POLICE Minister Liza Harvey has dismissed claims from the WA Police Union (WAPU) that the number of detective vacancies is too high.
Last Friday, WA Police advertised almost 50 detective vacancies.
WAPU president George Tilbury said some detective offices were carrying up to seven vacancies, placing added stress on the union’s members. “We have been telling WA Police until we are blue in the face that the detective vacancy issue is a serious problem and that changes need to be made to ensure the positions are filled,” Mr Tilbury said.
Ms Harvey said the claims were not backed up by evidence.
“I don’t believe it’s a crisis, the evidence is there are people lining up for the detective positions,” Ms Harvey said.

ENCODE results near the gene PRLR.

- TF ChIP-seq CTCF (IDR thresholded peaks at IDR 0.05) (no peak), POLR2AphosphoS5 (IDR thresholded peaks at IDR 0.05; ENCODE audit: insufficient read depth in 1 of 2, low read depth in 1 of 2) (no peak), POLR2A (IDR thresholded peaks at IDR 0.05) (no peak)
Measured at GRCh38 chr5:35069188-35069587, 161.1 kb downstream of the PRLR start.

Ms Harvey said she was told by WA Police Acting Commissioner Gary Dreibergs that there were 160 detectives going through the bookwork to apply for the pool of detective vacancy positions so they could get in line for training.
“It is not a funding problem, we’ve funded the police for an additional 200 detectives which includes salaries, training (and) advertising for vacancies,” she said.
Ms Harvey said 58 new detective positions had been added since 2013.
“In the context of that, advertising for 50 vacancies is not necessarily unexpected,” she said.
Mr Tilbury said he implored the Police Commissioner to change the detective structure by having dedicated crime car detectives and reducing the amount of time spent relieving at district control centres.
“We strongly believe these two changes will make being a detective far more attractive than it currently is,” Mr Tilbury said.
“Action needs to be taken immediately before this issue gets worse.”
Ms Harvey said she expected the positions would be filled.
“We’ve had three detective schools go through this year and we’ve got 14 detectives graduating next Friday,” she said.